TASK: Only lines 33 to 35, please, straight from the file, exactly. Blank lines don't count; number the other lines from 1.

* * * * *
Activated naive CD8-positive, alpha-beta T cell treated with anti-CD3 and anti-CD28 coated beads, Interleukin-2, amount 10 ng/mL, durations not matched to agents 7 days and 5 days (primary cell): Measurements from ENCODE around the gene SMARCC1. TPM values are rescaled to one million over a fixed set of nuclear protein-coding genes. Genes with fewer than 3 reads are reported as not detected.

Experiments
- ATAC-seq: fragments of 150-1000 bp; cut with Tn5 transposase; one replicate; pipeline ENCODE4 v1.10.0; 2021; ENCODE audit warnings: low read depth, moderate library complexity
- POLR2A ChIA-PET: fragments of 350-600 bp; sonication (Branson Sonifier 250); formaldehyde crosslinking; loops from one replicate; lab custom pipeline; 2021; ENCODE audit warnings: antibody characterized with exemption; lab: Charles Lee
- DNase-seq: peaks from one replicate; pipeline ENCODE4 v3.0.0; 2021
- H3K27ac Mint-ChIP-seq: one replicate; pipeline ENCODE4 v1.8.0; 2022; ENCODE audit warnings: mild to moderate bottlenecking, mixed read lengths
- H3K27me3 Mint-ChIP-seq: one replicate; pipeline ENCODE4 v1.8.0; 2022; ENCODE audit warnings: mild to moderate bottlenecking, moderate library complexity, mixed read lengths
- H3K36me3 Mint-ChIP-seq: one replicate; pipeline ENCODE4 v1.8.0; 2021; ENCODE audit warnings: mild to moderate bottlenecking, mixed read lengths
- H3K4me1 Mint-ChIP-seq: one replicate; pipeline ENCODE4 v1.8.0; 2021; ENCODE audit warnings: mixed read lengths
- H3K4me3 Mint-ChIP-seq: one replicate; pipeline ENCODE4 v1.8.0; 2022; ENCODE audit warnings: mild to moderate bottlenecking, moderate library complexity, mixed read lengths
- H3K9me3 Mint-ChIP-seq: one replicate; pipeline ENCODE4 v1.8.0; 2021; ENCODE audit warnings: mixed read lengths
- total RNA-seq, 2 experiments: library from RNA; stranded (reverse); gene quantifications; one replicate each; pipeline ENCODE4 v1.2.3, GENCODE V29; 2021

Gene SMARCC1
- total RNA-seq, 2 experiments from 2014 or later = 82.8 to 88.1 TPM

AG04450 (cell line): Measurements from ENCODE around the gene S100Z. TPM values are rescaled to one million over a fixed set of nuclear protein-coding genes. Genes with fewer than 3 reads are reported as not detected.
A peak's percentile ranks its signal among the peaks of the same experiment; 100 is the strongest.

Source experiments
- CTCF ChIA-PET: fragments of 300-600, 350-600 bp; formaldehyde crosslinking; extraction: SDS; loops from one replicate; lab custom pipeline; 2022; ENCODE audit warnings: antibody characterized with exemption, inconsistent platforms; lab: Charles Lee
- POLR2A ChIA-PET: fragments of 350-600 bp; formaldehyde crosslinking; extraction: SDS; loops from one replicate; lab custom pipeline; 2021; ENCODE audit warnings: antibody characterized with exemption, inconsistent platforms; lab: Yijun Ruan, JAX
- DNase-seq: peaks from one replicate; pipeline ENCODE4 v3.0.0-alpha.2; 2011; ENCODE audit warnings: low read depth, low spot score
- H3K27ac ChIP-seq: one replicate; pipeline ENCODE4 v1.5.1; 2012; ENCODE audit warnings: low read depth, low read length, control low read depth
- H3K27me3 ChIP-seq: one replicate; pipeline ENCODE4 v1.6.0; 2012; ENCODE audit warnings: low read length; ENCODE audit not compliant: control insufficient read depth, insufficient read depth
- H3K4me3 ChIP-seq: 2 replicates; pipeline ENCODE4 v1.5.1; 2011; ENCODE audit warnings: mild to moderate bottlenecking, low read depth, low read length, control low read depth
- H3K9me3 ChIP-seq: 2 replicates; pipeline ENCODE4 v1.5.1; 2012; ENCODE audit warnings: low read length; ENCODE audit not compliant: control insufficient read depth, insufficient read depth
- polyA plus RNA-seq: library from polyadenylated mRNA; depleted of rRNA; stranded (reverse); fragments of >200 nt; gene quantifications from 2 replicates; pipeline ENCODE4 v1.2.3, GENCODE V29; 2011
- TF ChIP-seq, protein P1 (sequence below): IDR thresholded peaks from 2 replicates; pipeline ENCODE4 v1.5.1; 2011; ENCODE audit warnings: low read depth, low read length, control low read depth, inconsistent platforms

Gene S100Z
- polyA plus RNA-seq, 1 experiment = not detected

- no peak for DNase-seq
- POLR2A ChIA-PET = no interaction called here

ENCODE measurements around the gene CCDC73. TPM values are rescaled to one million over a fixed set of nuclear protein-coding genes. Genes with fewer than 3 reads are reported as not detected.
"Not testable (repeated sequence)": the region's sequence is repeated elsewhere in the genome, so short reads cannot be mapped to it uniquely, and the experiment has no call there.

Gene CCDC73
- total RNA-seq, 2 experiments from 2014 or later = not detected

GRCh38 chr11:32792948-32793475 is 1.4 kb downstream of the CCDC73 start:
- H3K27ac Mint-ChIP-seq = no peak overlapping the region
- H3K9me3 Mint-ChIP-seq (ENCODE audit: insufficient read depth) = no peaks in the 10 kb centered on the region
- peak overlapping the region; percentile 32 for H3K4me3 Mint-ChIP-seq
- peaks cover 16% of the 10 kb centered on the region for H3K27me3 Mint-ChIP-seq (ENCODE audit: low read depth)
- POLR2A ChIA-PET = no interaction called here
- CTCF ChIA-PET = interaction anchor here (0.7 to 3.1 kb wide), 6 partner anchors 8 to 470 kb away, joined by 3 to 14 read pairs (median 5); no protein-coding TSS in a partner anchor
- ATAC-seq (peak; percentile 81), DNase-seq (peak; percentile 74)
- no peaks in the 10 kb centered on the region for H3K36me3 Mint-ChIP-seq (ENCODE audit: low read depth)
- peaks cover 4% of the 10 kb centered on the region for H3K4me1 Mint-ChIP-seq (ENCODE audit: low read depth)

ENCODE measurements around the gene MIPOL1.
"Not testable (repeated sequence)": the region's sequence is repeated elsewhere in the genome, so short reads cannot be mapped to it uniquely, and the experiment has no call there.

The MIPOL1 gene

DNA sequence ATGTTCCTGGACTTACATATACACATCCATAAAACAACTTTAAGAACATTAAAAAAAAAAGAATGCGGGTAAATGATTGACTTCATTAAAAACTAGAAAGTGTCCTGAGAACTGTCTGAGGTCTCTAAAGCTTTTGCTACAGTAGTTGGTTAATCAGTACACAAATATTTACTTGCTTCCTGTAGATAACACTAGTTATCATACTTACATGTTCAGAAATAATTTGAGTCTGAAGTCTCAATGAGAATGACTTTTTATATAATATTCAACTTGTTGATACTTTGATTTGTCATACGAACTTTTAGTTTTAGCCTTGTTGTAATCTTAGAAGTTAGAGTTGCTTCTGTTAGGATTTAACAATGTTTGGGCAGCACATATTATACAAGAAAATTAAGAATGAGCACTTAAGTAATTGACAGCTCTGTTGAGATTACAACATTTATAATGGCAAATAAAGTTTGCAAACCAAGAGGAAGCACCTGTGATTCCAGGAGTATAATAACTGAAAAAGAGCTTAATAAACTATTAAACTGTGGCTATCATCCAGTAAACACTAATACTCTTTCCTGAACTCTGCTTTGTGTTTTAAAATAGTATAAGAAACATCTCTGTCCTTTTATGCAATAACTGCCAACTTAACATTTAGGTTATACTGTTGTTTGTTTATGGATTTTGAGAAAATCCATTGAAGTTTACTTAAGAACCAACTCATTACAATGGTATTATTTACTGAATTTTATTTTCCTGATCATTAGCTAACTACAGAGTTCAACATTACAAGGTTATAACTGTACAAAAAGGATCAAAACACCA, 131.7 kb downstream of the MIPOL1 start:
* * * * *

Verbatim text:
Gene CCDC73
- total RNA-seq, 2 experiments from 2014 or later = not detected

GRCh38 chr11:32792948-32793475 is 1.4 kb downstream of the CCDC73 start: